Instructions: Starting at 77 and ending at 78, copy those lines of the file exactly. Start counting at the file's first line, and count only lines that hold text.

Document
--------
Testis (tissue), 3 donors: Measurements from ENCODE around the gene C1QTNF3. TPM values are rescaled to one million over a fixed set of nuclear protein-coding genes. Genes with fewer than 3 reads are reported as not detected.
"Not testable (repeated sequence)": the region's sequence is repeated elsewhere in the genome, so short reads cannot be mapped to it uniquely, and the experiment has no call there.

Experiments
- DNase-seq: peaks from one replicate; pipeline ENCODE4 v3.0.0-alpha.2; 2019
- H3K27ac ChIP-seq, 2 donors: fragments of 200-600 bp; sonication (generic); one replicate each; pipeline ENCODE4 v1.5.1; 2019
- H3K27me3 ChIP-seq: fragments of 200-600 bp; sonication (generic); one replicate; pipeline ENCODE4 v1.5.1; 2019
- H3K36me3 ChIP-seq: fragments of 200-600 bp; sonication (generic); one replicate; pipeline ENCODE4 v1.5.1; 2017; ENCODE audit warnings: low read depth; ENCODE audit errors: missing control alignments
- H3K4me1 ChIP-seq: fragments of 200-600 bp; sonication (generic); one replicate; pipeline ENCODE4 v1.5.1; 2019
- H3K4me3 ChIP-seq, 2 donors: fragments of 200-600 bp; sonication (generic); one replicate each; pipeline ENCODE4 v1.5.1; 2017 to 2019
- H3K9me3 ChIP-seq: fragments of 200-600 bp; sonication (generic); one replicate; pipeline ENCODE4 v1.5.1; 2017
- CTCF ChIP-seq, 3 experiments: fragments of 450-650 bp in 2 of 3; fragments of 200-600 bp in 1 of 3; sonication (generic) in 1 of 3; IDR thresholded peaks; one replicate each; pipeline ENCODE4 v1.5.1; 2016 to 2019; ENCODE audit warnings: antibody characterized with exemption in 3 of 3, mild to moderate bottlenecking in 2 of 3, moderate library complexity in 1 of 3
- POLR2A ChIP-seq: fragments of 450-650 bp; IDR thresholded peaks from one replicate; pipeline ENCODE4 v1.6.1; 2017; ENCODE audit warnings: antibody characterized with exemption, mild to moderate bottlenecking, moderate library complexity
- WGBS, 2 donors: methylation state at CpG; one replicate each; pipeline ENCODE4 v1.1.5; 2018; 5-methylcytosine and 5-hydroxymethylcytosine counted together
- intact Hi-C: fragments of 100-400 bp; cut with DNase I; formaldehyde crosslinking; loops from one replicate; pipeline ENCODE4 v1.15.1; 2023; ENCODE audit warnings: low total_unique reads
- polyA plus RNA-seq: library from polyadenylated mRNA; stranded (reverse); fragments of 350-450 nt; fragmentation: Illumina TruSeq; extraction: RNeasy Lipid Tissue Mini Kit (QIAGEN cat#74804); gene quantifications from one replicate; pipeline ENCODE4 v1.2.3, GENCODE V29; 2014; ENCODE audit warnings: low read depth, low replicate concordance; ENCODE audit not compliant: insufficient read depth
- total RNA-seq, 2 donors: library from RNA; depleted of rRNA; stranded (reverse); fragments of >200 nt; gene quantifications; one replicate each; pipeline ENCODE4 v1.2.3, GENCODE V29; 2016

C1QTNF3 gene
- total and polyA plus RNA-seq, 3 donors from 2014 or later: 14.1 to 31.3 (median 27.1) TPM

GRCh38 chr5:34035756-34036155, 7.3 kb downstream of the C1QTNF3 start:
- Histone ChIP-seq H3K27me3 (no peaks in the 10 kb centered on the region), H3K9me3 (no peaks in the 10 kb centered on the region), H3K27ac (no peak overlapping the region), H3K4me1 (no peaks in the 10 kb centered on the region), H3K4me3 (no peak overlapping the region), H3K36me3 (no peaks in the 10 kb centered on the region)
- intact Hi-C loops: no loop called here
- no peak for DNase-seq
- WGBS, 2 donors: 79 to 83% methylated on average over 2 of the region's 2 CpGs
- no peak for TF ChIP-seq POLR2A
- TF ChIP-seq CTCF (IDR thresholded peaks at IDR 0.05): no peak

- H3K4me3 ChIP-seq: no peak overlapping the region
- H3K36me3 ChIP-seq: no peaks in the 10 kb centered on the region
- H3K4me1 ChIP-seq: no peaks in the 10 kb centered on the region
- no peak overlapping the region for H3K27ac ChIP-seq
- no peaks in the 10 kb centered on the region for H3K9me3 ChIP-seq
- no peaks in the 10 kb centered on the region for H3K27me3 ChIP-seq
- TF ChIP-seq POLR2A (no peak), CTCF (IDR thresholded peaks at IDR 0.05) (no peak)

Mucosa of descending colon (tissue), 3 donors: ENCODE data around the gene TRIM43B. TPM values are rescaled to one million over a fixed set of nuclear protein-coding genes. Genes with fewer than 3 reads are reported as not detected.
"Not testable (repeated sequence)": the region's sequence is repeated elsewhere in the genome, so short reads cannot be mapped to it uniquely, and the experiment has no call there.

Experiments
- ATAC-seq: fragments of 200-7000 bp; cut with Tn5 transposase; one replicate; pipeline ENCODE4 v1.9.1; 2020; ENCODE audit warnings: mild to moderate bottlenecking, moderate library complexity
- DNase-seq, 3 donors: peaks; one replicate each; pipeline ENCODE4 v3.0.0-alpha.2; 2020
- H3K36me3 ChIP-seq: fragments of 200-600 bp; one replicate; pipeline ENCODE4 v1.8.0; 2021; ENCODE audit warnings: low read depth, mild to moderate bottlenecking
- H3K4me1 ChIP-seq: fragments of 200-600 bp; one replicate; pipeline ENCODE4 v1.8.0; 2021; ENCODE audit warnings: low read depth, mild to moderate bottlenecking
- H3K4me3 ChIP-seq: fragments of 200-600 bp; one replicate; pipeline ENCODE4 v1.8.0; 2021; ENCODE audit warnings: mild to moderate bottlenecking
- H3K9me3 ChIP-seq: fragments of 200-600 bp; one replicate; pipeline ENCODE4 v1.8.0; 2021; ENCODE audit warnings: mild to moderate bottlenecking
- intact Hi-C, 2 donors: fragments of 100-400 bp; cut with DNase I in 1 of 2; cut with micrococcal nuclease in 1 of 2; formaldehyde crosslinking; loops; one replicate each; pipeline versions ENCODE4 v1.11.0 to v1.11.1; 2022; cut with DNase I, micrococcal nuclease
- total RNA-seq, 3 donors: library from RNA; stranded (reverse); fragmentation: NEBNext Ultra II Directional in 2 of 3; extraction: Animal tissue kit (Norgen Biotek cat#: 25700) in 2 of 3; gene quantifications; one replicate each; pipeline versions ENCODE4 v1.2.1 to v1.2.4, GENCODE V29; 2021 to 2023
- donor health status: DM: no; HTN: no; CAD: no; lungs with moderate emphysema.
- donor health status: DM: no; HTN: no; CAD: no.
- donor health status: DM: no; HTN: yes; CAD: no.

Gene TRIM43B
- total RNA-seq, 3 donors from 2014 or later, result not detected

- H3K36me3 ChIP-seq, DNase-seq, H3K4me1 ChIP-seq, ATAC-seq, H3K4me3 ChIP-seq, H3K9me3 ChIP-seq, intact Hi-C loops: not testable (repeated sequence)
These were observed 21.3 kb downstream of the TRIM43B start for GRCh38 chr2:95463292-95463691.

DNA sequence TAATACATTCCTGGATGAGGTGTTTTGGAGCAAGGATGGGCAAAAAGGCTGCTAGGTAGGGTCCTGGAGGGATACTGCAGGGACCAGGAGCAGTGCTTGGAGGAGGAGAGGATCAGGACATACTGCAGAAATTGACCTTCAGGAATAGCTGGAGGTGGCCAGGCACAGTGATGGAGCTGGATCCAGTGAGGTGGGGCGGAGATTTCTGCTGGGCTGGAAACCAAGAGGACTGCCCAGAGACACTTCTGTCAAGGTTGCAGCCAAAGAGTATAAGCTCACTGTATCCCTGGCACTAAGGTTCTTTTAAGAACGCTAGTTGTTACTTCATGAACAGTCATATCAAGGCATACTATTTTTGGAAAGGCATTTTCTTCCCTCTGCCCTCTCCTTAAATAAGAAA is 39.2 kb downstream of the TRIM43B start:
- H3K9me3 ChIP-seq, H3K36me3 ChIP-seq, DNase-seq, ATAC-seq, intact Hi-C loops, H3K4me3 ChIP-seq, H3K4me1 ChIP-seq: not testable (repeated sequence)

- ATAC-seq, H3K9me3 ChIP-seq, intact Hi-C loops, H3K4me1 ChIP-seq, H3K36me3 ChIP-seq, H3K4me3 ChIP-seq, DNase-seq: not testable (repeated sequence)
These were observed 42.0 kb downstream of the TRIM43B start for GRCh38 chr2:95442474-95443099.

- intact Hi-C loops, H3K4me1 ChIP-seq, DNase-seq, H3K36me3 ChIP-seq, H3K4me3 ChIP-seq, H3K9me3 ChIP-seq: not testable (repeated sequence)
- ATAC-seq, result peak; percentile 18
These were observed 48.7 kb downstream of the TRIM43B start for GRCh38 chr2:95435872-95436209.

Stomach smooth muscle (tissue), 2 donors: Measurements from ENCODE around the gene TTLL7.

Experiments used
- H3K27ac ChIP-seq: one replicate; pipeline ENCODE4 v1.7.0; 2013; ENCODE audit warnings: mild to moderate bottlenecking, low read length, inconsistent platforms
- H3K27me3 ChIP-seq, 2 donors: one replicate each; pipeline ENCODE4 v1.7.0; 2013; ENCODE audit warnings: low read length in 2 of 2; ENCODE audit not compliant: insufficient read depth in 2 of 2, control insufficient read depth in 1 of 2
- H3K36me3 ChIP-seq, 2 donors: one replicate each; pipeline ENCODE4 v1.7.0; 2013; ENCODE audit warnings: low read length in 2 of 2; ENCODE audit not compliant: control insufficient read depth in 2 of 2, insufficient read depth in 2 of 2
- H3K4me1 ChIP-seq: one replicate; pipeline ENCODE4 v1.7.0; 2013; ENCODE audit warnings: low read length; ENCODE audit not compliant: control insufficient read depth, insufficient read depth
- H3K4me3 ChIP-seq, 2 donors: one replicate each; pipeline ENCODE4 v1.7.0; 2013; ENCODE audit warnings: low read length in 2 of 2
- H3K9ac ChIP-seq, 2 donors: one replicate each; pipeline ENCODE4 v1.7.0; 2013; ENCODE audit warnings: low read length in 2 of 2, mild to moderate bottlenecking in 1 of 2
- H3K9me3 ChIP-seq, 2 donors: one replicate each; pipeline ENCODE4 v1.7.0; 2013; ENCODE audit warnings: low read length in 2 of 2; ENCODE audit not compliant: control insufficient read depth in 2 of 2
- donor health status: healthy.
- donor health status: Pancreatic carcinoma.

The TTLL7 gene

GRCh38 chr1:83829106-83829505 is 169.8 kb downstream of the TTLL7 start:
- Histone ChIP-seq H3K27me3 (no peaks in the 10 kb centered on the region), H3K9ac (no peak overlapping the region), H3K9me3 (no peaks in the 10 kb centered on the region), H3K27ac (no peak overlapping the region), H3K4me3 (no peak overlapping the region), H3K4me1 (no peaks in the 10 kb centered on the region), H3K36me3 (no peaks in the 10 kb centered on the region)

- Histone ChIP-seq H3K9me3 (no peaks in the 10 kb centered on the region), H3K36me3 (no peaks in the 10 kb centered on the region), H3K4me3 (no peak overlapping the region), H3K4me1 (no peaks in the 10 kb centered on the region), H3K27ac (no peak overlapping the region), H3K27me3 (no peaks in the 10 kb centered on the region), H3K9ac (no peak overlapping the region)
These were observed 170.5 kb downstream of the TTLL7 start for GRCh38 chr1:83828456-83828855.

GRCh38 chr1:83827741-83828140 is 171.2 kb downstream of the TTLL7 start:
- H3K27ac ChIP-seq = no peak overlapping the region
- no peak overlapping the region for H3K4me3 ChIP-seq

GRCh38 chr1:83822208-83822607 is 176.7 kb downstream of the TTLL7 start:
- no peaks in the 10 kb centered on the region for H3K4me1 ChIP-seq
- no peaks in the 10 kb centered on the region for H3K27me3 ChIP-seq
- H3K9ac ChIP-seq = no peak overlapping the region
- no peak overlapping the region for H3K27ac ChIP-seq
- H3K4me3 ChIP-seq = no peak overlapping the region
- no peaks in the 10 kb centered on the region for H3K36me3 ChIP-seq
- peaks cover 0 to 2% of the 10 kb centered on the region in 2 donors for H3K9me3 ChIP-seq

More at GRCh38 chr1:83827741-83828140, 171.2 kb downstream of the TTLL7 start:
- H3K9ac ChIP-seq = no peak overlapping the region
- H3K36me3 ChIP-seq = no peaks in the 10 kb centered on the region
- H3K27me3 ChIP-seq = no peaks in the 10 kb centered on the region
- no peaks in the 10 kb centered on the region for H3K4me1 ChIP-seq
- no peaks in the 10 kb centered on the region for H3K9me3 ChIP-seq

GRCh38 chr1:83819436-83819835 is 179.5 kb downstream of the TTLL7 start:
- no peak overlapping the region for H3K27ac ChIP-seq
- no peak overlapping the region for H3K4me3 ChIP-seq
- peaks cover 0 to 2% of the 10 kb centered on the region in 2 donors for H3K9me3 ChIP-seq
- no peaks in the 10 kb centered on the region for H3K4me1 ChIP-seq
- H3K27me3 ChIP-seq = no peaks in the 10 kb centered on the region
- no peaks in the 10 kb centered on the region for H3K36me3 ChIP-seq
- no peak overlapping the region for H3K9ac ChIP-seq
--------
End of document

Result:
GRCh38 chr1:83822208-83822607 is 176.7 kb downstream of the TTLL7 start:
- no peaks in the 10 kb centered on the region for H3K4me1 ChIP-seq